- As the Delta variant spreads and confirmed cases increase within U.S. communities, a number of large employers have shifted course on COVID-19 vaccine mandates.
- In one of the latest examples, food processor Tyson Foods announced Tuesday it would require employees at U.S. office locations to be fully vaccinated by Oct. 1, while all others would need to be vaccinated by Nov. 1, subject to union bargaining. "We did not take this decision lightly," President and CEO Donnie King said in a memo to employees shared publicly by Tyson Foods. "We have spent months encouraging our team members to get vaccinated – today, under half of our team members are."
- Similarly, Microsoft confirmed in an email to HR Dive that it will require proof of vaccination from all employees, vendors and guests entering its U.S. buildings beginning September. "We continue to review the situation on a local basis in each region/country/state where we work and will adjust dates and policies as needed," a spokesperson wrote.
One by one, employers are implementing more detailed responses to the next stage of the COVID-19 pandemic.
Responses from Tyson Foods and Microsoft followed those made by a growing list of organizations in a variety of industries, ranging from technology to retail to food service. On July 28, Google CEO Sundar Pichai announced that the company would extend its global voluntary work-from-home policy through Oct, 18 in addition to implementing a vaccination requirement for those returning to in-person work. Pichai further stated that those with "special circumstances" would soon have access to temporary work options allowing them to apply to work from home through the end of 2021.
Days later, Walmart President and CEO Doug McMillon announced in a statement that the company would implement a vaccination requirement for all market, regional and divisional associates who work in multiple facilities, as well as all campus office associates. These employees will need to get vaccinated by Oct. 4, McMillon said, "unless they have an approved exception."
Other employers have gone a step further. St. Louis-based healthcare system Ascension Health said July 27 that it would require all employees to be vaccinated, whether they worked on care sites or remotely and whether or not they provide direct patient care. The company said it has set its timeline for completing this requirement for Nov. 12.
Each of the employers in these cases have indicated that some sort of exception may be made for those with circumstances that make them unable to receive a vaccine. Tyson Foods, for example, said its mandate will include exceptions for workers who seek medical or religious accommodation. Microsoft said employees who have a medical condition or other protected reason that would prevent them from getting vaccinated, including religion, would be able to receive an accommodation.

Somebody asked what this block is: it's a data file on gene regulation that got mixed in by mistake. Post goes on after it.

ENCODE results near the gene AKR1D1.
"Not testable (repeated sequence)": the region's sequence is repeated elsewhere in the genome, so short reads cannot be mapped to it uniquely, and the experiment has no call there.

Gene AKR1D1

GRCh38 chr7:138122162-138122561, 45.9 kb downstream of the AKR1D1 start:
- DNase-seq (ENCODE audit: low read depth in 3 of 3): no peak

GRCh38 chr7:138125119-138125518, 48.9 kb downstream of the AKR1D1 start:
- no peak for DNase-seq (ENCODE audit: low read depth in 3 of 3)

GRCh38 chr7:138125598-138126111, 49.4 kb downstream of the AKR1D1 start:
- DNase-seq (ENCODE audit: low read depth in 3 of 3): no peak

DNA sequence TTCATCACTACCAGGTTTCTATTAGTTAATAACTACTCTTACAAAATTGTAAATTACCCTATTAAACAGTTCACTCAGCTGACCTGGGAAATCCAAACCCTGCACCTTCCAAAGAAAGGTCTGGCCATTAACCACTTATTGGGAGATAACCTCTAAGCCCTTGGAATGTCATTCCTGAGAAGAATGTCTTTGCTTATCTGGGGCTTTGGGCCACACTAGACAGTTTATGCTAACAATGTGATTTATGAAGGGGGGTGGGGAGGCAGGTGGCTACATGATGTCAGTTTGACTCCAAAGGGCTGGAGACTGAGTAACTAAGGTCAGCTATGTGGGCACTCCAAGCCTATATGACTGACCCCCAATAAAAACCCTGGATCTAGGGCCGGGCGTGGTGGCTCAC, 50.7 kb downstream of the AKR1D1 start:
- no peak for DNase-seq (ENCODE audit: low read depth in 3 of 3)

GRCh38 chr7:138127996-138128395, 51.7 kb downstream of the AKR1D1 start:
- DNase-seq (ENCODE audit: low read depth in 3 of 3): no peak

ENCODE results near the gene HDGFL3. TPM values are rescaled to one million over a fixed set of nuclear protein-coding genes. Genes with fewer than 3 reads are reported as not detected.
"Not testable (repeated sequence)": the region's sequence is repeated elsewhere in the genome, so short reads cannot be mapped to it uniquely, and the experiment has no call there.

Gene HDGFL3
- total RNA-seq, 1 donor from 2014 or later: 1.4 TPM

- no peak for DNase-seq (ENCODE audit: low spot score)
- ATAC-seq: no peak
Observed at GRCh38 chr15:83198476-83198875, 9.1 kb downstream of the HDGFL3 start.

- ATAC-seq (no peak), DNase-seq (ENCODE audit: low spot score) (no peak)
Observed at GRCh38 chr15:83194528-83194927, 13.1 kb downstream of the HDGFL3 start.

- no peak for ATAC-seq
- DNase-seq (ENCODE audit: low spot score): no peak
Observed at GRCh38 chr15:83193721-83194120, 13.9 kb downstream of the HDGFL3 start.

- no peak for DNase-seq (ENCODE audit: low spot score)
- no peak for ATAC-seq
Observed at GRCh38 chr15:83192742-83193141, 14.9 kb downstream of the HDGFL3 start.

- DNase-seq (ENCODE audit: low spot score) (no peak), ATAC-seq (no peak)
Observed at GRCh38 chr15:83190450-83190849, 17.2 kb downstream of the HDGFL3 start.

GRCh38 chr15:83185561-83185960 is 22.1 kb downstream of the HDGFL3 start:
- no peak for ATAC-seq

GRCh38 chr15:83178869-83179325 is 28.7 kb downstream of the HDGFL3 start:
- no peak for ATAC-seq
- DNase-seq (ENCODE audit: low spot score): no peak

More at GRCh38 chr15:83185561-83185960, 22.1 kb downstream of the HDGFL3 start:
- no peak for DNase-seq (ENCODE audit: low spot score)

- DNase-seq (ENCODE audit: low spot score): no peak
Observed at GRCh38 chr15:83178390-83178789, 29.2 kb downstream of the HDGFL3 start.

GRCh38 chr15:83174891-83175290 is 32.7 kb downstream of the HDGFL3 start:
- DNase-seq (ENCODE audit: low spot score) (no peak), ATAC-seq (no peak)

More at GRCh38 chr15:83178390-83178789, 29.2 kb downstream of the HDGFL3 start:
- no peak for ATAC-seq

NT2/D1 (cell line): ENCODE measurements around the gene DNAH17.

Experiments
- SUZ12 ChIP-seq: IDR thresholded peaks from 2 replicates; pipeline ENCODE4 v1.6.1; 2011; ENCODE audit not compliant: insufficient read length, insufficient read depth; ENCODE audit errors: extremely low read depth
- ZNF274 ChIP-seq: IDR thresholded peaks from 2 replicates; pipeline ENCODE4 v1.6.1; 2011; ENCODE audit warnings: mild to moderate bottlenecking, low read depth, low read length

Those carve-outs reflect updated May technical assistance from the U.S. Equal Employment Opportunity Commission. The agency said employers may implement policies requiring all employees who physically enter a workplace receive a COVID-19 vaccine as long as those policies comply with employers' duty to provide reasonable accommodations under Title VII of the Civil Rights Act of 1964 and the Americans with Disabilities Act.
The trend is especially eye-opening due to research on employers that occurred mere months before these announcements. Law firm Fisher Phillips found in a late May survey of employers that 83% were not considering vaccine mandates, up from 64% in a similar survey conducted in June. Those who were not considering doing so cited reasons including worries about conflicts with anti-discrimination laws.
On the other hand, employees in an Eagle Hill Consulting survey published in February were divided over the question of workplace mandates, with 52% saying that employers should adopt vaccination mandates. A separate survey conducted between June and July as part of the COVID States Project found that 64% of U.S. respondents approved of federal, state and local government measures requiring all people to get a COVID-19 vaccine.
Legal cases resulting from vaccine mandates may develop over the coming months, but at least one federal district court has ruled in favor of an employer that implemented such a mandate.
Elsewhere, employers have opted to reinstitute mask requirements for employees and customers. One example is Target, which has said it will follow updated guidance from the Centers for Disease Control and Prevention and require that all employees wear masks while also strongly recommending that guests in areas with substantial or high risk of COVID-19 transmission wear masks.